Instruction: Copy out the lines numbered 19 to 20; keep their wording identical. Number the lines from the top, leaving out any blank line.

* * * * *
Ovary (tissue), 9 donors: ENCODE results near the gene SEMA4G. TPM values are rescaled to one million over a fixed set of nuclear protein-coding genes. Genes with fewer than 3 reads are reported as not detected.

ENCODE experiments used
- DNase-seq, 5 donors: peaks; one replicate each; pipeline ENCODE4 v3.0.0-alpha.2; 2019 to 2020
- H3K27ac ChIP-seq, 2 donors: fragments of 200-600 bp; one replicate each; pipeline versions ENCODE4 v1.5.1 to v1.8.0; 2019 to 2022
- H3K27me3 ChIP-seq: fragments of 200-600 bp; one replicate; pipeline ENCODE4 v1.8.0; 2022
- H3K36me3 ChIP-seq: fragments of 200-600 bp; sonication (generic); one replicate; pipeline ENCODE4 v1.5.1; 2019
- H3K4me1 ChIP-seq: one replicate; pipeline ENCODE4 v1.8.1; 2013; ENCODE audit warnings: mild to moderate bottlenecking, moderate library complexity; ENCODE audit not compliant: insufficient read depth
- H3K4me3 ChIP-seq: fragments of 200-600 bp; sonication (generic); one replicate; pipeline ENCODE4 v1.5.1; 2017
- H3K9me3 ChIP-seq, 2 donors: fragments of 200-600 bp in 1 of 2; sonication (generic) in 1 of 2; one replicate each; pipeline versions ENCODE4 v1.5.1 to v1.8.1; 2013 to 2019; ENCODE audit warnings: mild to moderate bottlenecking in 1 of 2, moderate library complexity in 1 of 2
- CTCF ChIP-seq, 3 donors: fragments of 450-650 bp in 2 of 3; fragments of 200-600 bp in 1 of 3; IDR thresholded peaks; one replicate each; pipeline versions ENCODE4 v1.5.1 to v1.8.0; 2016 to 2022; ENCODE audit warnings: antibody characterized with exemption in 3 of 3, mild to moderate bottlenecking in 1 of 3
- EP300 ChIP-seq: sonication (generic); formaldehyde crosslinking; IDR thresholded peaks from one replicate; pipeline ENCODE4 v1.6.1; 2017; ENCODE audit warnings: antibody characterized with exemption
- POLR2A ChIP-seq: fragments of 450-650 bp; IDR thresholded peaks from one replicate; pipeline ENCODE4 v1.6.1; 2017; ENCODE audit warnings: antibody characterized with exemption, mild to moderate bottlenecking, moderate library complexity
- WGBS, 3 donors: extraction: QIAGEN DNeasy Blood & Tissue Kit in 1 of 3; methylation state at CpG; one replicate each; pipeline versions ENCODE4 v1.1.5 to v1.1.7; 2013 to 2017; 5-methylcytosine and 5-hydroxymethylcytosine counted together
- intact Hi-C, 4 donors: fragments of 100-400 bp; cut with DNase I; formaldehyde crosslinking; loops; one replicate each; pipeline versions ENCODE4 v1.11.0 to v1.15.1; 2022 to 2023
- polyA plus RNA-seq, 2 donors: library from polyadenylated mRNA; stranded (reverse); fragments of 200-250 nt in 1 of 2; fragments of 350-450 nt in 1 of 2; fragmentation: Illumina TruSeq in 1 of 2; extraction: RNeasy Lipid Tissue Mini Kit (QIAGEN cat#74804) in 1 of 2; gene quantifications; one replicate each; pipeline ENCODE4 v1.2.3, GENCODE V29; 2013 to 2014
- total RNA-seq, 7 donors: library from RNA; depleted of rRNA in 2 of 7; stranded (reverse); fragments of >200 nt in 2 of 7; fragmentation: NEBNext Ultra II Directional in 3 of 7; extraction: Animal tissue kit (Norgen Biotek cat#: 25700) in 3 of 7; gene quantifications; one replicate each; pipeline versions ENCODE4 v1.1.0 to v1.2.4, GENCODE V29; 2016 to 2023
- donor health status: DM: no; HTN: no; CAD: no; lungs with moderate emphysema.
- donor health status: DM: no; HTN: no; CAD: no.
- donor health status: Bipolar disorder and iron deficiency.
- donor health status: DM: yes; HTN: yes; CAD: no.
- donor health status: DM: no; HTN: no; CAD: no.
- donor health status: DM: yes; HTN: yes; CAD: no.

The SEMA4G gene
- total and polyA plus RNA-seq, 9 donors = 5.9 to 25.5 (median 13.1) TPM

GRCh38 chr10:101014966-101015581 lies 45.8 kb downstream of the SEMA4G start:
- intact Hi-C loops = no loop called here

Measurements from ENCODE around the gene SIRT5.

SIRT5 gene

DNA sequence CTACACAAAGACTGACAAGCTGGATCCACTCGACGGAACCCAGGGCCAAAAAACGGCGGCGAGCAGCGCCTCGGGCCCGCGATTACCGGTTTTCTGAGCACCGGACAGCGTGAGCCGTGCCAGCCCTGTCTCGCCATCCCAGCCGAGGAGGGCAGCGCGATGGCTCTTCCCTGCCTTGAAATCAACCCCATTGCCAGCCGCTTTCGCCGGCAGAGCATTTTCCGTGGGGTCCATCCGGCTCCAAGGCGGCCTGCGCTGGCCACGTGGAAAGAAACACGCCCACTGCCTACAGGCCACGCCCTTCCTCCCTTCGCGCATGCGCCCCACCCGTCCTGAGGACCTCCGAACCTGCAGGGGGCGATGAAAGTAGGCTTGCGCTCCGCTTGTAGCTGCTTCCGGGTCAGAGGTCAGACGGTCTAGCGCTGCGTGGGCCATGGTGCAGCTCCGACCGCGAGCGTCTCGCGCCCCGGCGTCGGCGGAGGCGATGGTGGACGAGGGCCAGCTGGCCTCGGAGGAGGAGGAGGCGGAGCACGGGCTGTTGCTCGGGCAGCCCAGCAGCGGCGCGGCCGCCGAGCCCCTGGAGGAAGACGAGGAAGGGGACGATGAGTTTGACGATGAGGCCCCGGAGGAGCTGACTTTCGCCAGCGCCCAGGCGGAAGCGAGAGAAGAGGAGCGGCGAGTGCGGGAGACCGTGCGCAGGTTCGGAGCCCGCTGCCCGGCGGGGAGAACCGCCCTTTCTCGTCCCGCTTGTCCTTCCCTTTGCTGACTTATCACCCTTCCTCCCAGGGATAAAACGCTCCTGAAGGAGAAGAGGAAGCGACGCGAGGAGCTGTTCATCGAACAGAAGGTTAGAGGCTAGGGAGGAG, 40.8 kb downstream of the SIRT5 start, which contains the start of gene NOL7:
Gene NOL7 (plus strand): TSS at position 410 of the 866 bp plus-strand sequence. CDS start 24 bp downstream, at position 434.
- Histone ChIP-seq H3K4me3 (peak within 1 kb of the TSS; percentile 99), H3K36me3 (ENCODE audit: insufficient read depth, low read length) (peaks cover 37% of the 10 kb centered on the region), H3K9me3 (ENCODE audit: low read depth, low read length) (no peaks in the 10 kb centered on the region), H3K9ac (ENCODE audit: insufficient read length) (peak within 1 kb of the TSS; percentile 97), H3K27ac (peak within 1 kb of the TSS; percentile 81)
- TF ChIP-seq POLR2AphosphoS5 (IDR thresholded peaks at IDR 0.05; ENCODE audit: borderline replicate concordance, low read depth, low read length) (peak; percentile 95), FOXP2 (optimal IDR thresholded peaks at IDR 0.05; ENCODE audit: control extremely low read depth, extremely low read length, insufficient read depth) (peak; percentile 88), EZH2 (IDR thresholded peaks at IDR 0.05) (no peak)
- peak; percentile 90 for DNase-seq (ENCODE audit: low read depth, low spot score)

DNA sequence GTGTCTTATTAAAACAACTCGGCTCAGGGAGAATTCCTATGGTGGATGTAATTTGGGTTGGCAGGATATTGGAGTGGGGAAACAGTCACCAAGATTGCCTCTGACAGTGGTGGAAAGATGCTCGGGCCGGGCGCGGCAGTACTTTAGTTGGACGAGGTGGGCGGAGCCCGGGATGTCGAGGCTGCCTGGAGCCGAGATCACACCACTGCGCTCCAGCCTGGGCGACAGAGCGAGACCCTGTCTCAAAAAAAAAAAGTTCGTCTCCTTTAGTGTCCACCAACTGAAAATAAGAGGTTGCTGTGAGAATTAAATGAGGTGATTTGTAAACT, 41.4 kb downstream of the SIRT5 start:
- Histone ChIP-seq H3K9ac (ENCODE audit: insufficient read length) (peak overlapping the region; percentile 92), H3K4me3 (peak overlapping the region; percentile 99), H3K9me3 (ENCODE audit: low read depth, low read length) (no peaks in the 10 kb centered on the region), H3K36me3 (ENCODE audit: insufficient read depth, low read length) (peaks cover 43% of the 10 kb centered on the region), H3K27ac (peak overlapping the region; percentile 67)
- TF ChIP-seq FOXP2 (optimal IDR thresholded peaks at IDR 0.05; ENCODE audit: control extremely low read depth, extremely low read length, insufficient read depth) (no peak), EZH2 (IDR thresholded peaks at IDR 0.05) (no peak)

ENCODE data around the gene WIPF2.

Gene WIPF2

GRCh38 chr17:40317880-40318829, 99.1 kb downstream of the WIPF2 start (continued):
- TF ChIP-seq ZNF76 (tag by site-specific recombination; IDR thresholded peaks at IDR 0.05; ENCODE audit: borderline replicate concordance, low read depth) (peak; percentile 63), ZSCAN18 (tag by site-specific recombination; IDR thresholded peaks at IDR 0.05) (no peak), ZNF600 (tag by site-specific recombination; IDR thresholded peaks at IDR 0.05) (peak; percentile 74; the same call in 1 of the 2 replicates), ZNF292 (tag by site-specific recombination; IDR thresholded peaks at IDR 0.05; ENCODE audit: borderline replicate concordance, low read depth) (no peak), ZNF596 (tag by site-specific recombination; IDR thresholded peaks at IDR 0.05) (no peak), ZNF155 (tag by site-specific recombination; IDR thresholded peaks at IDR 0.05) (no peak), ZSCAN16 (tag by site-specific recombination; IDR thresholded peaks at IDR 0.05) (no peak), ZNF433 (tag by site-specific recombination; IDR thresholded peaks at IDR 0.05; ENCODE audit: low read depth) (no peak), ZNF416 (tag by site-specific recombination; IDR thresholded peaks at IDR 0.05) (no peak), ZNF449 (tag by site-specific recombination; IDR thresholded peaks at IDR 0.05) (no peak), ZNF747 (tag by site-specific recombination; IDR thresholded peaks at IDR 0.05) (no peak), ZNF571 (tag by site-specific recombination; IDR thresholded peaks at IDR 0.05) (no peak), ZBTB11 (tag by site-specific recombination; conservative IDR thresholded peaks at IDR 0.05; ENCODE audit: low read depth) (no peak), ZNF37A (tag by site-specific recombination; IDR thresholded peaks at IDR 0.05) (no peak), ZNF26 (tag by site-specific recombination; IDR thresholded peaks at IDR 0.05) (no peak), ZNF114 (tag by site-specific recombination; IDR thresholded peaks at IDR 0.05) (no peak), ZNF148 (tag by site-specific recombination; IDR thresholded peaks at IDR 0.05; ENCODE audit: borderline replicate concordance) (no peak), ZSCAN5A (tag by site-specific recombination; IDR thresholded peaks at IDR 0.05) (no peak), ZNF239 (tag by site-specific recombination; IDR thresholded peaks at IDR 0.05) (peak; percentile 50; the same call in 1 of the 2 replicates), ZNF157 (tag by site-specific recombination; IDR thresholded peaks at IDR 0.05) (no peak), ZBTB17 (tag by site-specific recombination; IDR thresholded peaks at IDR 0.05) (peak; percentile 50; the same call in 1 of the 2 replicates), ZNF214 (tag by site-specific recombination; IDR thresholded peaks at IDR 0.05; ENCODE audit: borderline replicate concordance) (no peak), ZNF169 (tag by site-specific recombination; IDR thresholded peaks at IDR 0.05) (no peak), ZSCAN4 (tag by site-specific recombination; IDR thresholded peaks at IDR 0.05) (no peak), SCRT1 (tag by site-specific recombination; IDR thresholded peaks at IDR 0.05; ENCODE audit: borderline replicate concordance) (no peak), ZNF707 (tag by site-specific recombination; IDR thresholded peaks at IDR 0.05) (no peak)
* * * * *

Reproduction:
- donor health status: Bipolar disorder and iron deficiency.
- donor health status: DM: yes; HTN: yes; CAD: no.